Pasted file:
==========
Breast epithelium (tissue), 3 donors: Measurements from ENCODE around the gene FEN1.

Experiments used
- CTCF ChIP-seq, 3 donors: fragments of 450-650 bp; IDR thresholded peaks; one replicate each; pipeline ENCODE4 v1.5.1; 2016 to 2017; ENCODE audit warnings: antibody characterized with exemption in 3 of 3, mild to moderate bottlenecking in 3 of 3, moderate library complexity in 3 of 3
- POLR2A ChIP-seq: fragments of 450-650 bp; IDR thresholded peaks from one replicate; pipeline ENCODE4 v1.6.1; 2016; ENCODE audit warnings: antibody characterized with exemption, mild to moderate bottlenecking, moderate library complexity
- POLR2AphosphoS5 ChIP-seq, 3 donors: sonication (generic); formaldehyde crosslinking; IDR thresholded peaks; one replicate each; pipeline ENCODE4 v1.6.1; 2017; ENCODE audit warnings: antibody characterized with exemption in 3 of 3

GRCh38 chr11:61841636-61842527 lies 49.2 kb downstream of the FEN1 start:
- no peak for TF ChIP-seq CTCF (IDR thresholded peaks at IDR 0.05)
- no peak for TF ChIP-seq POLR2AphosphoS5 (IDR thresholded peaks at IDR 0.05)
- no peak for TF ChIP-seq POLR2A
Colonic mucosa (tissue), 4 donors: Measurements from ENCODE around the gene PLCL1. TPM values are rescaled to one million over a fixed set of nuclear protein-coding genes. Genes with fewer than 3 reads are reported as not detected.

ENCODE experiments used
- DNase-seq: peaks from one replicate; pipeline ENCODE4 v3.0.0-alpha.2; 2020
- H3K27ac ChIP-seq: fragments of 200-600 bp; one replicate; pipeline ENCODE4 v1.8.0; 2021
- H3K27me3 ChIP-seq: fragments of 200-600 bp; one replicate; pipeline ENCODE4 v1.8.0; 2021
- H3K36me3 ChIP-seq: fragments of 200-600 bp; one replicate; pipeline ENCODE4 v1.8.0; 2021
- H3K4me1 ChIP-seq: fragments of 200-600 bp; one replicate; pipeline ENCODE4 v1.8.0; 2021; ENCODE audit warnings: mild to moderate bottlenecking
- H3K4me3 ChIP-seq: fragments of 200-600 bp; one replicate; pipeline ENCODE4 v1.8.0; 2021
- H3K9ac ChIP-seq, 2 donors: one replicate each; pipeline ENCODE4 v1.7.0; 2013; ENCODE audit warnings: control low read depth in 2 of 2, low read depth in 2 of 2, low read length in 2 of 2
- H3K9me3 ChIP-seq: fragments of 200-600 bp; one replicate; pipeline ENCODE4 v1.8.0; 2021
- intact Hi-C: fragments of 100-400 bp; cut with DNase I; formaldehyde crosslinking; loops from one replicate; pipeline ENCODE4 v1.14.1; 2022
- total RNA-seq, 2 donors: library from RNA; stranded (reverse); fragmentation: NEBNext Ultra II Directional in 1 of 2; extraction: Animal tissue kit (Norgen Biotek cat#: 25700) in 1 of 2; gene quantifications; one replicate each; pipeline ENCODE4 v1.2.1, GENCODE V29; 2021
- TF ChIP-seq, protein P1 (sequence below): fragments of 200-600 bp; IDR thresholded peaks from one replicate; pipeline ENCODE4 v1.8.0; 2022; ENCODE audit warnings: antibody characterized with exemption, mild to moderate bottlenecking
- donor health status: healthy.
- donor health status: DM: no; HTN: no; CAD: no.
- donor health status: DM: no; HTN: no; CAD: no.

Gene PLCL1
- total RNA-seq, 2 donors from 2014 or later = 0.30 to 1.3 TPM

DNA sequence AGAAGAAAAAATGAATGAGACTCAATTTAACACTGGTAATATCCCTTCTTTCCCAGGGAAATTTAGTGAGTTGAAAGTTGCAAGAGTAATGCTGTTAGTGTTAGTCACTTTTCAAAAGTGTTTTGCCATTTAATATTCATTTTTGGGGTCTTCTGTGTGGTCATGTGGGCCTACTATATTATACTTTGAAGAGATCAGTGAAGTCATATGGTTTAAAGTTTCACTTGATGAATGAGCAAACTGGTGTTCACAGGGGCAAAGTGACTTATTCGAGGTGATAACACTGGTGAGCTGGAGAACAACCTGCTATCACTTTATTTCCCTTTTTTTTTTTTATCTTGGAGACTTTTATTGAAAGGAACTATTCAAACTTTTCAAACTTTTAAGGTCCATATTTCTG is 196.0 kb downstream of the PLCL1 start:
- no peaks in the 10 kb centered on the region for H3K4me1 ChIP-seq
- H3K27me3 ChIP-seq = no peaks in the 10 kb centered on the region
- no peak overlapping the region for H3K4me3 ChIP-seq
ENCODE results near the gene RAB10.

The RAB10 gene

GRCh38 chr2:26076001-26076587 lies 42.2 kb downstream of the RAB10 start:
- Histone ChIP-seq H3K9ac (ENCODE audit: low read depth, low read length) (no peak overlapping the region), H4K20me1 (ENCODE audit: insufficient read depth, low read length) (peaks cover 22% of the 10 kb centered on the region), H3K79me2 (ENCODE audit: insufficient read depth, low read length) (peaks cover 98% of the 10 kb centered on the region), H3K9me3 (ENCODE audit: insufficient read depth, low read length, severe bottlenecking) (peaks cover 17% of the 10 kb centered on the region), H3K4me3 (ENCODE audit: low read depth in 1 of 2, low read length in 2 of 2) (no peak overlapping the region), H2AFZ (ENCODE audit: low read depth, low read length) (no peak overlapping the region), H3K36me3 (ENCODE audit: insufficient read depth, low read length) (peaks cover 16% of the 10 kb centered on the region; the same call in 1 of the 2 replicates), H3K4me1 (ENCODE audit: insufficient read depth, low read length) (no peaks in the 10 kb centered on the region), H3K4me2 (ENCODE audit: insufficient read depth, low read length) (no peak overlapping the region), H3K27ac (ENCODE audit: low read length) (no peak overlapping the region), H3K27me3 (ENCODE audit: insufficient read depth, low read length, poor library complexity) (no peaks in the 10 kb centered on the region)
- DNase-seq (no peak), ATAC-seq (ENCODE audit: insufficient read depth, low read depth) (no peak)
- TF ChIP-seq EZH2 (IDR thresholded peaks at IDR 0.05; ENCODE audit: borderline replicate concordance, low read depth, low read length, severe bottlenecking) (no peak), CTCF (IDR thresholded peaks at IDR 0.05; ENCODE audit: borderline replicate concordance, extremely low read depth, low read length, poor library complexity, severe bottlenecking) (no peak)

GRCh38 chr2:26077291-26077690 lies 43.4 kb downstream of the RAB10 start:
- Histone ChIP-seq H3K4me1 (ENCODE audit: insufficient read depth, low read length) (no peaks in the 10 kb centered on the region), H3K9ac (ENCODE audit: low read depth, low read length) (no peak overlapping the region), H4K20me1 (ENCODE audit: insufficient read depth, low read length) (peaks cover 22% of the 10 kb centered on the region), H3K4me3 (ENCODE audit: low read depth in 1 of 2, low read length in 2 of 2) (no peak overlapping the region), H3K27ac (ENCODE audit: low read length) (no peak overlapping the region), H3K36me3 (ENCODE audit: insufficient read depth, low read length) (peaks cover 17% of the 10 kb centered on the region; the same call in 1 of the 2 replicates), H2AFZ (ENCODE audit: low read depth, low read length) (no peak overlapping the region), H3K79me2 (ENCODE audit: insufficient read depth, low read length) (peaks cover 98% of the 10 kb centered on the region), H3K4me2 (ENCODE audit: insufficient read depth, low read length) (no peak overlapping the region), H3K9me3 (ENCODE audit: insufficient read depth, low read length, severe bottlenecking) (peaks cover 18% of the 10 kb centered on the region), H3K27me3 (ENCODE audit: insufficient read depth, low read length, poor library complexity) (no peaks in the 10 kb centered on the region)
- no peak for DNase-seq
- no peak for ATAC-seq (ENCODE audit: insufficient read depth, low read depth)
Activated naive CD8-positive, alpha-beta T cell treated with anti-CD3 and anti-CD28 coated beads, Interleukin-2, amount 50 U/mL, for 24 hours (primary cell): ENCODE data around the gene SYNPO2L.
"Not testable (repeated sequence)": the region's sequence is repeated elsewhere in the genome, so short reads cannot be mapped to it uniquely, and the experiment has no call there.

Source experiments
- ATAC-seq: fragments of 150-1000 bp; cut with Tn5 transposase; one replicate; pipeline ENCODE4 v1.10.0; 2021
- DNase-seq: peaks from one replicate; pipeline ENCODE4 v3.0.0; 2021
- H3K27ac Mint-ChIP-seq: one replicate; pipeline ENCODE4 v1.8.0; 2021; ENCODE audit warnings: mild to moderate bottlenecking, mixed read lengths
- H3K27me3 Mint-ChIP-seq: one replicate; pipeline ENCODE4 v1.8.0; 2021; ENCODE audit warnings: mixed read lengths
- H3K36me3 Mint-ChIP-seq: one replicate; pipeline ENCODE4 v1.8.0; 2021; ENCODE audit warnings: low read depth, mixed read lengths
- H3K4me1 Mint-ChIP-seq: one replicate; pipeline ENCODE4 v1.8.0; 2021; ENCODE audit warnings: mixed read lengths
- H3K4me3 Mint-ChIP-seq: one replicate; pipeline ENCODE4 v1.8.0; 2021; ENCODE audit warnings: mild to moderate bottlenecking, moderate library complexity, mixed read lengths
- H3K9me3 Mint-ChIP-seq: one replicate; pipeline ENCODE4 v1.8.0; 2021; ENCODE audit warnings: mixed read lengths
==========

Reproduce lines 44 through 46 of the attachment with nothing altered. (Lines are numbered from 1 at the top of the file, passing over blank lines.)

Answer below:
Source experiments
- ATAC-seq: fragments of 150-1000 bp; cut with Tn5 transposase; one replicate; pipeline ENCODE4 v1.10.0; 2021
- DNase-seq: peaks from one replicate; pipeline ENCODE4 v3.0.0; 2021